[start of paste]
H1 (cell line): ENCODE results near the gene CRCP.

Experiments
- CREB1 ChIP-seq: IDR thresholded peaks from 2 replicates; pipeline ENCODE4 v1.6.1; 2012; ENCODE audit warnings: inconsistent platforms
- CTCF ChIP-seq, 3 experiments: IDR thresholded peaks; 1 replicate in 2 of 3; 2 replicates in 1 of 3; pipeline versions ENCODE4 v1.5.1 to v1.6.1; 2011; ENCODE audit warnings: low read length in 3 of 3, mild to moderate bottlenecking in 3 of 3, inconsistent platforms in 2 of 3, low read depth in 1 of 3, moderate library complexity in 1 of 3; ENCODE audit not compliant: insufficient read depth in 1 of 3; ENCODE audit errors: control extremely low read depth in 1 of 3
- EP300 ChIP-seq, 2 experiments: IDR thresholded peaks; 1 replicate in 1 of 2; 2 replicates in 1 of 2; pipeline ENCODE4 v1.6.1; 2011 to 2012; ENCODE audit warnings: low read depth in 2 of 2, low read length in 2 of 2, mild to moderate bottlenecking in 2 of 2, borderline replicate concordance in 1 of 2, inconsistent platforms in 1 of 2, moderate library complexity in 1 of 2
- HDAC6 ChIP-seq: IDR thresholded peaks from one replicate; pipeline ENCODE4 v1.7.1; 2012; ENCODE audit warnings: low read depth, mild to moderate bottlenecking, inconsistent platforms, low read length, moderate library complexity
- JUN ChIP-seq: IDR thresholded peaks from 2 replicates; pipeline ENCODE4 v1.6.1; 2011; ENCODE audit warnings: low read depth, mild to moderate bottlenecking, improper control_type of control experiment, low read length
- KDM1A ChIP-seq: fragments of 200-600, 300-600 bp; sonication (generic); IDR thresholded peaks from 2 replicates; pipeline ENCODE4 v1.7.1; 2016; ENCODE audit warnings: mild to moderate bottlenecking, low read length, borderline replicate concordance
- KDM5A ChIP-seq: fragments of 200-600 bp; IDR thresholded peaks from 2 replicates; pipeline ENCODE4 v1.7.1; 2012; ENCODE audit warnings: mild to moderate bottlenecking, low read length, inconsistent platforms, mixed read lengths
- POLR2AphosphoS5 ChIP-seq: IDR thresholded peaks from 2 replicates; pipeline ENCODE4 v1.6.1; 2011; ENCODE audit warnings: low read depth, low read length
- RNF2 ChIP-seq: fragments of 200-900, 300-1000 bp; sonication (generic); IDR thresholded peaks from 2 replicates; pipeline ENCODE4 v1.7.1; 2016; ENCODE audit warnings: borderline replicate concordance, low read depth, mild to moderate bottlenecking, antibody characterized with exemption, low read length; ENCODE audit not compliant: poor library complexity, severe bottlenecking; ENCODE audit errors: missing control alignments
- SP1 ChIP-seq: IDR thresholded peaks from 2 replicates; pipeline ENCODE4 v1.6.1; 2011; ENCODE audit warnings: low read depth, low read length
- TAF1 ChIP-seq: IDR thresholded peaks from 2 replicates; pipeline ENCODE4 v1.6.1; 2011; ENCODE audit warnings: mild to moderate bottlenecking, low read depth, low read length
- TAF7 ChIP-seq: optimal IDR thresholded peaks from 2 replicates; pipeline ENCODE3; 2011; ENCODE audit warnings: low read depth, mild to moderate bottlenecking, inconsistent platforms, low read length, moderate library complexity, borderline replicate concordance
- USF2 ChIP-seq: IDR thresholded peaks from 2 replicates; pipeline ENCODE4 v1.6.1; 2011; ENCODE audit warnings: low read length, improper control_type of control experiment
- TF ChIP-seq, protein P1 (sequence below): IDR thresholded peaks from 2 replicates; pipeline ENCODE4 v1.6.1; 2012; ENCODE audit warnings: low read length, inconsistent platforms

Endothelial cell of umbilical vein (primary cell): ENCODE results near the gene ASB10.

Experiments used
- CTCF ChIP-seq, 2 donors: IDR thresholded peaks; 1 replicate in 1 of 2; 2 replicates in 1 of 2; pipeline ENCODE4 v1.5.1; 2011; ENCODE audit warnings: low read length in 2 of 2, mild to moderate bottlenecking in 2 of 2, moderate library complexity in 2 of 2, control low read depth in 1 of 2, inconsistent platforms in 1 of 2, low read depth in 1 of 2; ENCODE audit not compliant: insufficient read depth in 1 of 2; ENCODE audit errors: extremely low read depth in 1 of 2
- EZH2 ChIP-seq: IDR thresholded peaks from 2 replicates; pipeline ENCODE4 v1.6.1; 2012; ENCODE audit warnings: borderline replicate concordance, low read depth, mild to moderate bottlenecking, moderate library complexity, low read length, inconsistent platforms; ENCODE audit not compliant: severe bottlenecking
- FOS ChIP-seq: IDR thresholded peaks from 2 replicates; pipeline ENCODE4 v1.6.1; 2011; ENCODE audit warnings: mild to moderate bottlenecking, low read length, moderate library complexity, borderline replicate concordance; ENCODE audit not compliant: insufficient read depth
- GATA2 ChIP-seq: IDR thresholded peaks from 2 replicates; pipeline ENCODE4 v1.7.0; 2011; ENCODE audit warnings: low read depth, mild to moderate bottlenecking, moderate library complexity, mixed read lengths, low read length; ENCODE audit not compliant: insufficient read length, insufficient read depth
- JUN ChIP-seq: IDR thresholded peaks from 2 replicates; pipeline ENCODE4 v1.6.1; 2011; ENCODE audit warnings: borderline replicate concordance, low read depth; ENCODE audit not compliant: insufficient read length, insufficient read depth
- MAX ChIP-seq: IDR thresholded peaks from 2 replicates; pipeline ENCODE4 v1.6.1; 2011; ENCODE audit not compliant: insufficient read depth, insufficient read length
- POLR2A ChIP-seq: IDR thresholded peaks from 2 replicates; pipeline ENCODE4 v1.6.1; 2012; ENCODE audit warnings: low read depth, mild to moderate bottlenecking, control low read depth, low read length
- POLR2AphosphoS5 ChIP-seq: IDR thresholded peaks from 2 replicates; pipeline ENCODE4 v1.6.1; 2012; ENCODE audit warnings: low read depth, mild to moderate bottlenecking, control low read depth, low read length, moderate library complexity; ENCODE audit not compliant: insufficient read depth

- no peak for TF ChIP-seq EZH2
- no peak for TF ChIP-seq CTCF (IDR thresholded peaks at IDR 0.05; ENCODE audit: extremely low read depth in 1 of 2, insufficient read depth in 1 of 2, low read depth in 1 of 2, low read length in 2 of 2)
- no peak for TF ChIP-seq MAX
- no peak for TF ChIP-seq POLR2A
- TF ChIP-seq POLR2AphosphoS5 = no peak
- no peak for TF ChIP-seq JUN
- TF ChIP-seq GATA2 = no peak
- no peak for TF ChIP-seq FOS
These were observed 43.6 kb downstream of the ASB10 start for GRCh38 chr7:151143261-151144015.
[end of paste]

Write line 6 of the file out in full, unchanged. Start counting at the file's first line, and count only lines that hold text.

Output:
- HDAC6 ChIP-seq: IDR thresholded peaks from one replicate; pipeline ENCODE4 v1.7.1; 2012; ENCODE audit warnings: low read depth, mild to moderate bottlenecking, inconsistent platforms, low read length, moderate library complexity